Serbia introduced its own privatisation legislation in August 1991, in the midst of its war with Croatia. The number of private firms in Serbia doubled in 1991, to 42,697, about 50% of all firms.
Foreign capital played an important role, 370 private businesses being fully owned by foreigners in 1991. A "free economic zone" for foreign business was established in March 1992.
Next to privatisation, a certain amount of "nationalisation" occurred in both Serbia and Croatia. This meant that "social" firms — those in theory collectively owned by the workers — were removed to direct state control, enabling them to be privatised subsequently. Serbia's privatisation legislation was based on the previous federal legislation, allowing workers and managers to buy out firms. By first removing them from workers' control, the "Socialist Party" managers were able to take as much as they wanted.
According to the Alternative Information Mreza, by 1994 "half of Serbian industry has been quietly privatised at a rapid rate ... already in 72.6% of state enterprises, 660,000 employees have bought shares ... Behind these shares, however, hide several hundred managers, from the Socialist Party, who make business dealings of a frankly capitalist character and virtually thieving manner, taking the lion's share."
Because much of this share buying was done in house, by workers and managers, in the murky world of Serbia's legal system, many of these enterprises can still be called "state" enterprises. The same process has been at work in Croatia's "state" industries. In both countries, the shares of the workers are often useless, not only because of the relative weight of management shares, but because these "managers" often rob the assets they manage to build other private enterprises they own outright.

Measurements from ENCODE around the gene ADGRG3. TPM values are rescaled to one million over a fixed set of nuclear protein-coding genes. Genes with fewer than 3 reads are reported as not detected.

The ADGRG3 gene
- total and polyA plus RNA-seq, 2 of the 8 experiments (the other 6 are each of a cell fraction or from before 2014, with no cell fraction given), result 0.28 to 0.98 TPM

Snouts in trough
Most state ministers are also big business people. Milosevic's son Marko owns the duty free shops at Serbia's borders and airports. Prime Minister Mirko Marjanovic has in the area of $50 million, largely through questionable deals by the trading firm Progres, which he "manages".
Former vice-premier Slobodan Radulovic runs a retail chain, and was accused by workers of ripping off $372 million. Zoran Todorovic, former leader of the "Yugoslav Left", set up by Milosevic's wife, directed state petrol firms while building the giant privately owned T&M Trade company, becoming one of the richest men in Serbia. He was assassinated just after the latest privatisation plan was announced in October 1997 and a scramble for spoils began.
The "Yugoslav Left" — part of Milosevic's four-party ruling coalition, is ironically named: it is the major party of Serbian big business.
The economic sanctions on Serbia during the Bosnian war helped build this elite while ordinary Serbs suffered. Milosevic and his ministers stole $3.8 billion in foreign exchange owned by citizens, under the cover of placing it in more secure places abroad. It was deposited in their private accounts in Cyprus and Moscow.